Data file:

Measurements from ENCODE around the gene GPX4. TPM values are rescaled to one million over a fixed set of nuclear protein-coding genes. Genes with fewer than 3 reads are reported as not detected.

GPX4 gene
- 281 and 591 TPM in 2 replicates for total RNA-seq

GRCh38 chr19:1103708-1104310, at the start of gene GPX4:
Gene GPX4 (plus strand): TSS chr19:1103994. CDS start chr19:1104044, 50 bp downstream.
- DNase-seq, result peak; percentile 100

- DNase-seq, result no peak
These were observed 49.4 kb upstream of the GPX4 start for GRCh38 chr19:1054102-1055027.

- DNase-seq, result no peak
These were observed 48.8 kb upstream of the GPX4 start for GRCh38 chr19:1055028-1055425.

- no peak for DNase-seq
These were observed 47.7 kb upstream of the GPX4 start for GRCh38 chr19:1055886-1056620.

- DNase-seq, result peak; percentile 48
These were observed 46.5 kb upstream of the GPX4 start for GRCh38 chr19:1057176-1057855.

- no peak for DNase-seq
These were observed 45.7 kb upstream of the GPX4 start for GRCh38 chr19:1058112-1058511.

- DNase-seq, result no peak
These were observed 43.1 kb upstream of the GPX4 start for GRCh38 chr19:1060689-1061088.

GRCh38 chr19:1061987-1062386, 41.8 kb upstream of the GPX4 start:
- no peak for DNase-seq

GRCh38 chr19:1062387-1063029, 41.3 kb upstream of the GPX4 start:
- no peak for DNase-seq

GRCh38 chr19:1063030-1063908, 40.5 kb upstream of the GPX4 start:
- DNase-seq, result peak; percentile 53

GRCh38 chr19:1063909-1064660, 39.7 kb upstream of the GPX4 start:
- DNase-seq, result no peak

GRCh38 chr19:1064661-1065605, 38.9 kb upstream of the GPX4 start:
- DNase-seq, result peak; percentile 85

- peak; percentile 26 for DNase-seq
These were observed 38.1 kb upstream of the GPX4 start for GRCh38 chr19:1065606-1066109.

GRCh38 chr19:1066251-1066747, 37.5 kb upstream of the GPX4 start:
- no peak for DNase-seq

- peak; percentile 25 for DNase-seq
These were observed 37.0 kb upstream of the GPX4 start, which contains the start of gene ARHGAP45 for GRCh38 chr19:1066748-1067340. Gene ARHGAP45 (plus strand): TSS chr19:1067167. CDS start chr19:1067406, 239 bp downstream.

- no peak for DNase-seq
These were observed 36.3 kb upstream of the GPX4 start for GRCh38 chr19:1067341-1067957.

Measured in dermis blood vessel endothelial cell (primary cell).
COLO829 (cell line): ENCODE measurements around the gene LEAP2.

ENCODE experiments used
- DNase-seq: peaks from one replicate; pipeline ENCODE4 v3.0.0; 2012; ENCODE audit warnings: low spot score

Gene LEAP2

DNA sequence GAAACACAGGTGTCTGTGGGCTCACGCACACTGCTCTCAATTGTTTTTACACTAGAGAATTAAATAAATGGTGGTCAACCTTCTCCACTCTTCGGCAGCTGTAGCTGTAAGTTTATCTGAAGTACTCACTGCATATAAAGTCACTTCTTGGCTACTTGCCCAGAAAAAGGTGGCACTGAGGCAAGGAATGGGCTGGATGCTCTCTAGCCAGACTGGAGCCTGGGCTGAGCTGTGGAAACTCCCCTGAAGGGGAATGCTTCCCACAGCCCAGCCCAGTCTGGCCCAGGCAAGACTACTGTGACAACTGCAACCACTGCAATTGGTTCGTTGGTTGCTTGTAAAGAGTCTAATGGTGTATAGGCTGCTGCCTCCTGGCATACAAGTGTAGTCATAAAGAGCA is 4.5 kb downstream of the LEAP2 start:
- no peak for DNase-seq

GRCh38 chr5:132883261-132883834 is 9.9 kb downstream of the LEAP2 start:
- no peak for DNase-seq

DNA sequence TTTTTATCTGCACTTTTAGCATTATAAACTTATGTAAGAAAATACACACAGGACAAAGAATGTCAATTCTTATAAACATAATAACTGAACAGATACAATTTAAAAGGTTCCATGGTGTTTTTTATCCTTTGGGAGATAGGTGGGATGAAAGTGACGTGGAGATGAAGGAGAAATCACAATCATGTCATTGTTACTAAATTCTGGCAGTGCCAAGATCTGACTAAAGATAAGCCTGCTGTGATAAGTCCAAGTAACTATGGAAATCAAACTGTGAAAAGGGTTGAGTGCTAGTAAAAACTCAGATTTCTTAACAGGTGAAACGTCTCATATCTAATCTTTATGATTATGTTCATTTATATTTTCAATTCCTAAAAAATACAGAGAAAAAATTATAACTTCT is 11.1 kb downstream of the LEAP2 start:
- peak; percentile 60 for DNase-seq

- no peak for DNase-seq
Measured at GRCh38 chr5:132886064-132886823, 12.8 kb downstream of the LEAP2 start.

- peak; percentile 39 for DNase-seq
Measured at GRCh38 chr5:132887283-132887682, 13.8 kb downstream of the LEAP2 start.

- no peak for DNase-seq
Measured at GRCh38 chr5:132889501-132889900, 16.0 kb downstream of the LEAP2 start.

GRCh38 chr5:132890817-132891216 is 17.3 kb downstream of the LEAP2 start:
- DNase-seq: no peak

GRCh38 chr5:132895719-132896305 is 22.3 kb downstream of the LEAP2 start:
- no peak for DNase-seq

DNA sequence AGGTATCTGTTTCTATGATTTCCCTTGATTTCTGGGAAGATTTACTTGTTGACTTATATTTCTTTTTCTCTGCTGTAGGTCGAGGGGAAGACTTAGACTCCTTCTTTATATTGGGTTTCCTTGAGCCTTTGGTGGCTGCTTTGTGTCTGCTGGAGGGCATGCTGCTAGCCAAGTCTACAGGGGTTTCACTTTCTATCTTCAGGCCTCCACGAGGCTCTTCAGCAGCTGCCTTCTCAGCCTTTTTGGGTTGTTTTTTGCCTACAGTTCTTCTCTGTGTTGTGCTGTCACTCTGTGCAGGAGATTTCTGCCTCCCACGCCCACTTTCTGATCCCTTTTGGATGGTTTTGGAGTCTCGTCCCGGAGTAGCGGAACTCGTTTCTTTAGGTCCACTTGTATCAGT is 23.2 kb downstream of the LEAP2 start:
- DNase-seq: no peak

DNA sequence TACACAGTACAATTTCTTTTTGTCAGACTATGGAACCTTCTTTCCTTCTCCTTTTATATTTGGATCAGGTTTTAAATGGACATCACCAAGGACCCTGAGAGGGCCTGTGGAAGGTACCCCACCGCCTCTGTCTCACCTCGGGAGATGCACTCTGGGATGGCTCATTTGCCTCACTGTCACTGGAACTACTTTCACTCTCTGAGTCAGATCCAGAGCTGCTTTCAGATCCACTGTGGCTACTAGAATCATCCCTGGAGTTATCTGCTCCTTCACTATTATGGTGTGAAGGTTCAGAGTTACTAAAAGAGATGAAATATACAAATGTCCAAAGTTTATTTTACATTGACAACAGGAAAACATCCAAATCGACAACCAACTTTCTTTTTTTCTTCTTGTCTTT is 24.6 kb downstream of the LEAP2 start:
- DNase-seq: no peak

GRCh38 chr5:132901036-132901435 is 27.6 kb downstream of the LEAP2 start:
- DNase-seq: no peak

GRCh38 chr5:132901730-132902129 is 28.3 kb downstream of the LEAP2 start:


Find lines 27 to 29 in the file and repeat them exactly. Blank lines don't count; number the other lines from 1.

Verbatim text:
GRCh38 chr19:1064661-1065605, 38.9 kb upstream of the GPX4 start:
- DNase-seq, result peak; percentile 85

- peak; percentile 26 for DNase-seq